“Why are you being such a Bitch?”

Judith Stone, Glamour magazine, June 1990

Some day a lover or male colleague will ask you, perhaps quite publicly at the office, perhaps privately in the boudoir, why you're being such a bitch. You'll need to have some responses ready.

Let's save the wrong answer, the one with which I personally am most familiar, for last. Here are several good options, reflecting a variety of philosophies. By all means add your own. Collect them, trade them with your friends, redeem them for valuable prizes like self-respect and peace of mind.

The question: "Why are you being such a bitch?"

Possible response #1: "That depends on what you mean by being a bitch. Do you mean, why aren't I doing everything your way without a fuss? Because I disagree with you. Do you mean why am I disagreeing with you? Because I think you're wrong. Do you mean why am I behaving like an equal or even an adversary and not in a quiet and self-effacing manner? Because I am your equal and sometimes your adversary. Do you mean why am I not being nurturing and supportive at this moment? Because I'm pissed off."

Possible response #2: "If I fetched your slippers, had your puppies and rolled over and played dead, then I'd be a bitch. What I am now is an enraged woman."

By the way: What's the male equivalent of bitch, denoting dog, connoting shrew and hinting at hormonal imbalance? Son of a bitch is a possible correlate; the big difference is that it can be said admiringly—"you smart SOB," "you lucky SOB"—while bitch cannot. A cur is base or cowardly, not spiteful or shrewish. And come to think of it, why is shrewishness a female trait? We all know there are mean-mouthed, spiteful and domineering men, yet they are usually called not shrew but CEO.

Possible response #3: "If being a bitch means standing up for yourself in a forceful way, why wouldn't I want to be a bitch?"

Possible response #4: "I guess I do get sort of whiny and critical when I should be launching a good, honest fight. But in this relationship I haven't found a way to express anger straightforwardly without getting more grief than I can handle. Like many women I was raised to believe that my anger is unacceptable, unjustifiable and unattractive, and that's hard to get over. Buster."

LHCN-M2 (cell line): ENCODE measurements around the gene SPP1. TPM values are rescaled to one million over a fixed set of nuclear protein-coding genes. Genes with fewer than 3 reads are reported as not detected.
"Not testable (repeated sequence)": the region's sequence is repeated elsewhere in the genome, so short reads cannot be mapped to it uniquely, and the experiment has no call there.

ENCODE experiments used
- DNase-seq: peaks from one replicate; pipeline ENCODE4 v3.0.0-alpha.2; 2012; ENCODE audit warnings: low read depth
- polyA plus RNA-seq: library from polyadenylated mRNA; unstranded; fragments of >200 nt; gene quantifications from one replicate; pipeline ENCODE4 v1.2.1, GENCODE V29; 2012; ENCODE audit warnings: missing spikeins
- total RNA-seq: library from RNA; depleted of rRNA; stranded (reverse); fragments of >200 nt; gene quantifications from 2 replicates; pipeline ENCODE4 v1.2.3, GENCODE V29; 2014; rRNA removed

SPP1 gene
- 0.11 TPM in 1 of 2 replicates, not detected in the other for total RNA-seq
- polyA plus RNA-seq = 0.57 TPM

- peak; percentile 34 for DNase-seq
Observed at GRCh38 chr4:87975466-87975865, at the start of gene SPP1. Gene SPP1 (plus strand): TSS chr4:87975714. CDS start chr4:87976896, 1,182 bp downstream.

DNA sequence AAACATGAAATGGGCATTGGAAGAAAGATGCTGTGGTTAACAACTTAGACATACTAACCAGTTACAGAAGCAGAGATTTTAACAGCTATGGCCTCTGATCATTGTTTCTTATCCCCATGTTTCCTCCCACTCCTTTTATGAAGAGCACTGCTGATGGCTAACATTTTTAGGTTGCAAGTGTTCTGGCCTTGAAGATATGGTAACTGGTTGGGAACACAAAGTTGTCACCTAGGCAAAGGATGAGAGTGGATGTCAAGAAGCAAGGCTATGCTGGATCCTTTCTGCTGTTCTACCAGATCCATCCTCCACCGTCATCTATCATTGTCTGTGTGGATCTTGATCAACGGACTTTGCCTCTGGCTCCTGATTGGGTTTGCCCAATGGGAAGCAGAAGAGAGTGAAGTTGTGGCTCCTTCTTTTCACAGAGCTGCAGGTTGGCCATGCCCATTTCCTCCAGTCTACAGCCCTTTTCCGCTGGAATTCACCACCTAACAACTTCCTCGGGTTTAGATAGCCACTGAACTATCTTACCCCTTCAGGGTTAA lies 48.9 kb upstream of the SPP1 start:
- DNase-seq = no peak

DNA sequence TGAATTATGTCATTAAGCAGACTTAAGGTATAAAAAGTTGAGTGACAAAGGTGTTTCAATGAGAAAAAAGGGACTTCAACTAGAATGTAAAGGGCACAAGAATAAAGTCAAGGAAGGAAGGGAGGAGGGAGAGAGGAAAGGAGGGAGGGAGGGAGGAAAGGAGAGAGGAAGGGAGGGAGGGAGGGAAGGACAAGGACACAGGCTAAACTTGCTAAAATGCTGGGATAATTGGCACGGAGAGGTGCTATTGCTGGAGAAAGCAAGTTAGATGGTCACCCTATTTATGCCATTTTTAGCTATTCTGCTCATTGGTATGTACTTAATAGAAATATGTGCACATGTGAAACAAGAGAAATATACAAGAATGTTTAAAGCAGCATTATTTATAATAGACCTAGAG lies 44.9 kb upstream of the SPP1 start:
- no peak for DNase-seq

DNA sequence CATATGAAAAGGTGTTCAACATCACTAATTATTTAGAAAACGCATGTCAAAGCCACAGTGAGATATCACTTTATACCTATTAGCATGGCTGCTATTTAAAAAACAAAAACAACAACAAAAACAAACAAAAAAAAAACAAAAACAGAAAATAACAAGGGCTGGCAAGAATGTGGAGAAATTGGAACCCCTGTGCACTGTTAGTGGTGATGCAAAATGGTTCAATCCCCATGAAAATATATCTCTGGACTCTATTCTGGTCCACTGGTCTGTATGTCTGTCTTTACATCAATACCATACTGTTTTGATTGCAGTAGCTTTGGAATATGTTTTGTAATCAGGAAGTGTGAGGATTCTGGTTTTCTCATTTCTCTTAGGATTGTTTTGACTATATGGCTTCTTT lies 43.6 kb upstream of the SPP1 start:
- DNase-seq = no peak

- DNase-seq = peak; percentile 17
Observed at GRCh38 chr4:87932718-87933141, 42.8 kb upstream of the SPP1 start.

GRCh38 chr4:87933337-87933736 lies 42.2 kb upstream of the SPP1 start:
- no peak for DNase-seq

Possible response #5: "Because you're being such a bastard."

Now we're ready for a variation. Suppose you`re faced not with a question but a statement: "You're being a bitch!"

Possible response #6: "Yeah. So?"

Own the word bitch and you detoxify it. Cheerfully accept the epithet as if it were an award of merit; assert your right to have the same angry or even irrationally irritable moments anyone else has, and you'll catch your accuser off guard. At the very least, he'll have to think about what he really means by bitch.

Generally, the word is used to win arguments, keep the upper hand or defend a weak position. Brandishing "bitch" is supposed to make you back off, get it? Focus shifts from the subject at hand to your alleged personal deficiencies. He calls you a bitch knowing you'll take it personally, worry that you're turning into Lady Macbeth, fold up and offer...

The wrong response: "Do I sound like a bitch? I don't mean to. I guess I'm on edge; I've got a lot on my mind. I'm sorry. I hope you don't think I'm mad or anything. I was just trying to make the point that......

I'm not advocating, for either sex, ruthlessness or gratuitous meanness. Neither men nor women should get away with wanton infliction of pain; no one should sling insults just to watch people shrivel like salted slugs. But both men and women are allowed to get angry, take a stand, even have bad days when they're snappish and grumpy (after which an apology may be called for).

Look, he wants his way, you want yours. Does that make either of you a bitch? Mostly men use the rhymes-with-rich word to mean "she who behaves in a way I wish she wouldn't." What's so scary about that?